Alabama NAACP, others oppose Trump nominee to federal appeals court


(David Robertson Photography)

U.S. District Court Judge Andrew Brasher U.S. District Court, Middle District of Alabama

The president of the Alabama State Conference of the NAACP joined U.S. Sen. Chris Coons, D-Delaware, and others on a press conference call today opposing President Trump’s nomination of an Alabama judge to a federal appeals court.

The Senate is expected to vote on the confirmation of U.S. District Judge Andrew Brasher to the 11th Circuit Court of Appeals this week. Brasher became a district judge last year. The 11th Circuit includes Alabama, Florida, and Georgia.

Alabama NAACP President Benard Simelton, Coons, and others on today’s conference call cited positions Brasher supported while working at the Alabama attorney general’s office as evidence that he would not protect certain civil rights, including voting rights and abortion rights. Read a letter about their concerns here and at the end of this article.

Brasher was one of the state’s lawyers who filed a brief in 2013 urging the U.S. Supreme Court to end a requirement under the Voting Rights Act for Alabama to receive approval from the Justice Department before enforcing any changes in election laws. The Supreme Court ruled in favor of Shelby County in that case in 2013, effectively ending the pre-clearance requirement for Alabama and other states.

Critics of that decision say it opened the door for laws that place new restrictions on voting rights, like the state’s photo voter ID law that took effect after the decision.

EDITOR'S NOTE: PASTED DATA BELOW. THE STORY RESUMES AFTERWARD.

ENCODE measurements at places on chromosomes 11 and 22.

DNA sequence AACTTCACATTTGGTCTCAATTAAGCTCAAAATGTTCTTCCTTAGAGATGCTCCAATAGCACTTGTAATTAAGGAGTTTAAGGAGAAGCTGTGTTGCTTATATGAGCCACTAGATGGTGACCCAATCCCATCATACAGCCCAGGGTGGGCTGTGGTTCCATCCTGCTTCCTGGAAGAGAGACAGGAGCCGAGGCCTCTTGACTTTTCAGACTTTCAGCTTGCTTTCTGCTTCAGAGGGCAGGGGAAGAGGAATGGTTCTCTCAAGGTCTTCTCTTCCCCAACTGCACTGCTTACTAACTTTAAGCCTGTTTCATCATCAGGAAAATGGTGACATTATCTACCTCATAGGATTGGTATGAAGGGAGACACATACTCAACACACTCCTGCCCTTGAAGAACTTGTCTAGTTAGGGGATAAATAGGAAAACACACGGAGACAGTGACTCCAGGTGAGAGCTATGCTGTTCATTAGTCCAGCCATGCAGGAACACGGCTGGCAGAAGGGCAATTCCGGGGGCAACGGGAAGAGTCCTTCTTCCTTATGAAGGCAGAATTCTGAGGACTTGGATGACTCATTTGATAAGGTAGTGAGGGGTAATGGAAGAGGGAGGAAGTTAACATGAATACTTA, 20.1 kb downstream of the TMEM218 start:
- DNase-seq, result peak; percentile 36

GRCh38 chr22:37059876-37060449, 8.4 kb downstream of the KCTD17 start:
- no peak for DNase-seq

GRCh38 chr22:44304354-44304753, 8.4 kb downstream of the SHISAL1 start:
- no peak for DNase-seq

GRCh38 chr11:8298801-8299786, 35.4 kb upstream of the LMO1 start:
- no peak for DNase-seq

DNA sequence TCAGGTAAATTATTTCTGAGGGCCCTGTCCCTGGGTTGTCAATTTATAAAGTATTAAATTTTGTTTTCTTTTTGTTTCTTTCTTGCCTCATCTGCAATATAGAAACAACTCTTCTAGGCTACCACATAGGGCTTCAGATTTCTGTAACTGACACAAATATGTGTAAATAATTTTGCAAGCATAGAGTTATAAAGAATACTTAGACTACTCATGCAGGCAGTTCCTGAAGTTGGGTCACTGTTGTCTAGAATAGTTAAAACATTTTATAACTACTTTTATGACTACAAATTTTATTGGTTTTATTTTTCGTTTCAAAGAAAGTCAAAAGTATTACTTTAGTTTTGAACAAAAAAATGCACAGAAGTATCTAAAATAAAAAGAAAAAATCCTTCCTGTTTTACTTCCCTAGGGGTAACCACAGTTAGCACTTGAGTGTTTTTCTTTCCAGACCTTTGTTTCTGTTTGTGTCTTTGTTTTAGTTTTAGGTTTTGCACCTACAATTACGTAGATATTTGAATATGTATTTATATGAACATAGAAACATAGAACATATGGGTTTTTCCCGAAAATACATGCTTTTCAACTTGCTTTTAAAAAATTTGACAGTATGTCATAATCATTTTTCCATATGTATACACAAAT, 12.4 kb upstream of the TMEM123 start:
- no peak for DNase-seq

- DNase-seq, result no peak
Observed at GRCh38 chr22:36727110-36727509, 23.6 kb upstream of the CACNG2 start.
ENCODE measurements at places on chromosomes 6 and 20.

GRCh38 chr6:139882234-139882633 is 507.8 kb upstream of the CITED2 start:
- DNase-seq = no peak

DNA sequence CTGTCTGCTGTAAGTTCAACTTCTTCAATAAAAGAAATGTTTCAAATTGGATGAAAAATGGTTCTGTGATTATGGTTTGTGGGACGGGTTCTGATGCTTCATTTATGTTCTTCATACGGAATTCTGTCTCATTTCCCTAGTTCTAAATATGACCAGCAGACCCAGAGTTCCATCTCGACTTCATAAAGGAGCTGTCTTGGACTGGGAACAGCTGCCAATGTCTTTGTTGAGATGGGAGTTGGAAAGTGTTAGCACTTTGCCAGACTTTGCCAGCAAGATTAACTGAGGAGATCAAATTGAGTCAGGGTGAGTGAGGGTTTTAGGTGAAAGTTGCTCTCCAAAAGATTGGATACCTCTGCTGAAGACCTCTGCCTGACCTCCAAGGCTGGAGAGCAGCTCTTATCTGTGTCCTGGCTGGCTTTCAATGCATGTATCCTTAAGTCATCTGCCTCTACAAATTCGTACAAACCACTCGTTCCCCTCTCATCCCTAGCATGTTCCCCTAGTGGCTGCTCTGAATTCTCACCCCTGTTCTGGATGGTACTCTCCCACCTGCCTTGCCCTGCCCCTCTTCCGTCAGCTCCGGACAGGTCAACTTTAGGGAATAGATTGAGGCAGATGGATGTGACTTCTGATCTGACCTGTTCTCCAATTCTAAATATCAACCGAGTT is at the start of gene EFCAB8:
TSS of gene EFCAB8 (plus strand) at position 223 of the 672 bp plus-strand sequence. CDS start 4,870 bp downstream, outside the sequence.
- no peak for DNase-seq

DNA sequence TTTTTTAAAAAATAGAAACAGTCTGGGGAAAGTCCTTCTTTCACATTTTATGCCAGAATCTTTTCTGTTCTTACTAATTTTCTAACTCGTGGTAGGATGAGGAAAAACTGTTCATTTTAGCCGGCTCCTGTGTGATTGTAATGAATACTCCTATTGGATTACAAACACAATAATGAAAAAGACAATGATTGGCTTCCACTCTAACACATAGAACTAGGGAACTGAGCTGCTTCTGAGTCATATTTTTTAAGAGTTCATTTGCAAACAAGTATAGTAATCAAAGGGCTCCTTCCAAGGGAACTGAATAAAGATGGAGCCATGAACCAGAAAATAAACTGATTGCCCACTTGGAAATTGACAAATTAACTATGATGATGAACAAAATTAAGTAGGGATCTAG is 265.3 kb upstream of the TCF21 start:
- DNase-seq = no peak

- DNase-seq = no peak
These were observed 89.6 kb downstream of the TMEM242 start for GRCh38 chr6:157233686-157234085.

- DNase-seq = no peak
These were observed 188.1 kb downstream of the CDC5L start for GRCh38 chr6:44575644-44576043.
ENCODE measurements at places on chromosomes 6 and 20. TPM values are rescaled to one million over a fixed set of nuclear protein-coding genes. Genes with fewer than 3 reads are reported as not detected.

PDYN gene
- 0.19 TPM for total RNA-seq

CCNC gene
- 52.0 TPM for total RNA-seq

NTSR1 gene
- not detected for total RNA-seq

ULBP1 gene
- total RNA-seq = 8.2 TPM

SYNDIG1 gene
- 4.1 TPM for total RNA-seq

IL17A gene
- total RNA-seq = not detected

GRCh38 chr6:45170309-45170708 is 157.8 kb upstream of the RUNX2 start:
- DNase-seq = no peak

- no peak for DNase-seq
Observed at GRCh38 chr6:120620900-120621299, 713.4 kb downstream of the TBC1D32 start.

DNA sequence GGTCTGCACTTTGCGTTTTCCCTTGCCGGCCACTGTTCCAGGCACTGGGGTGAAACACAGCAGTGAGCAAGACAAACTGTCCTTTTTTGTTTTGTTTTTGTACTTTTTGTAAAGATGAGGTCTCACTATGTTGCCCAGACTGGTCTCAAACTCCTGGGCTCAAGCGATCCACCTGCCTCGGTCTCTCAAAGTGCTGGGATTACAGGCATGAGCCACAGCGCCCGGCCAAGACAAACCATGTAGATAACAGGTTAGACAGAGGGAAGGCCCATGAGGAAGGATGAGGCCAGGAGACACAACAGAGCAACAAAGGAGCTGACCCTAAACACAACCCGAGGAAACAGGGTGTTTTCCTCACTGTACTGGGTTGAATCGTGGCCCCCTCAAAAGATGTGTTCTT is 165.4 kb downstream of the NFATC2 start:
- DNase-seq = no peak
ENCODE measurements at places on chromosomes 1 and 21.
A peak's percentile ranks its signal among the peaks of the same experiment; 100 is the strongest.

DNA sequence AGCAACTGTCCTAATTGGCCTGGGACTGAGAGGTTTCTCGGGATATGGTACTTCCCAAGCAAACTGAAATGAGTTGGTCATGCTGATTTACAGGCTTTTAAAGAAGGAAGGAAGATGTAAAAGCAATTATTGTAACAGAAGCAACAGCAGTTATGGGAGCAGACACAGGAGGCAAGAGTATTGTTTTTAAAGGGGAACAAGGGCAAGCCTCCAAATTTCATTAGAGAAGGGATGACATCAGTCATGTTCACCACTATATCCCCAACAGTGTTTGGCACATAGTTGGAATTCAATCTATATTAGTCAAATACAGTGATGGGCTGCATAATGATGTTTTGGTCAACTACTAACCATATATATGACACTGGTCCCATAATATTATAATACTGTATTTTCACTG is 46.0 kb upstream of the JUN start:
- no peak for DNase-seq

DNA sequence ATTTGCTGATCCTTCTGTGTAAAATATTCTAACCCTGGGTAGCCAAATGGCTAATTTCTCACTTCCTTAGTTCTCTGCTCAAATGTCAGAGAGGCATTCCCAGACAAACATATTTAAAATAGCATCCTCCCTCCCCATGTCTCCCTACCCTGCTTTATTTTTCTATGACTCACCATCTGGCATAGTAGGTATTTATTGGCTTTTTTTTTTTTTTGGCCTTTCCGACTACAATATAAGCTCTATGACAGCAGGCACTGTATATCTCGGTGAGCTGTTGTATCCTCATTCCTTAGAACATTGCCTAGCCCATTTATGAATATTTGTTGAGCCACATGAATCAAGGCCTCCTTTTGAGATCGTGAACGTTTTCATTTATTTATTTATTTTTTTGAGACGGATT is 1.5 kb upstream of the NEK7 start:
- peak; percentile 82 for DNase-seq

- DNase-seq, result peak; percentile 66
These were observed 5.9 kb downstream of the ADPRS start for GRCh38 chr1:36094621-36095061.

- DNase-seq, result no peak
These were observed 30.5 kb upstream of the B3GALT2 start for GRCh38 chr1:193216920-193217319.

The state argued in its brief that the pre-clearance requirement was needed when it was imposed in 1965 but that it was not justified decades later.

Brasher’s critics also took issue with his opposition to a lawsuit filed by people seeking to regain their voting rights after completing their sentences for felonies and his defense of laws passed by the Alabama Legislature that placed restrictions or regulations on abortion.

“We depend on our federal courts to enforce the Voting Rights Act,” Simelton said. “And that doesn’t change just because Donald Trump is president. And this is precisely when we need to be more vigilant. Voter suppression is more rampant with each passing day and we are fighting back, and that means protecting our courts also.”

Coons, a member of the Senate Judiciary Committee who questioned Brasher during his confirmation hearing, said stopping the Brasher nomination is a critical moment “in continuing the fight against Trump’s absolutely uncalled for, unqualified, conservative nominees, who are going to keep moving us to the right and stripping us of our vital protections.”

If Brasher is confirmed, it will mark a fast rise through the judicial ranks. Brasher, a graduate of Harvard Law School in 2006, became a U.S. District judge last year after his appointment by Trump.

The NAACP and other groups had previously said the Senate should not consider Trump’s judicial appointments while the impeachment case against the president was still pending. The Senate acquitted Trump last week.

Alyssa Pettus, press secretary for U.S. Sen. Richard Shelby, R-Alabama, said in an email, “Senator Shelby is supportive of Judge Brasher’s confirmation in the Senate and believes he is an esteemed candidate and well-suited for the role.”

U.S. Sen. Doug Jones, D-Alabama, did not support Brasher’s nomination to the District Court.

Alabama Attorney General Steve Marshall has also expressed support for Brasher’s confirmation.

Alabama Republican Party Chair Terry Lathan issued this statement today about the opposition to Brasher’s confirmation: “This is just a bogus excuse from Democrats who once again are spreading falsehoods about voter suppression. If an eligible citizen wants to register and vote they have that right. Liberals and their affiliated groups are terrified of conservatives being appointed to our courts. The fact is Alabama has record breaking voter registration and voter participation in our elections. That’s not voter suppression – that’s voter engagement.”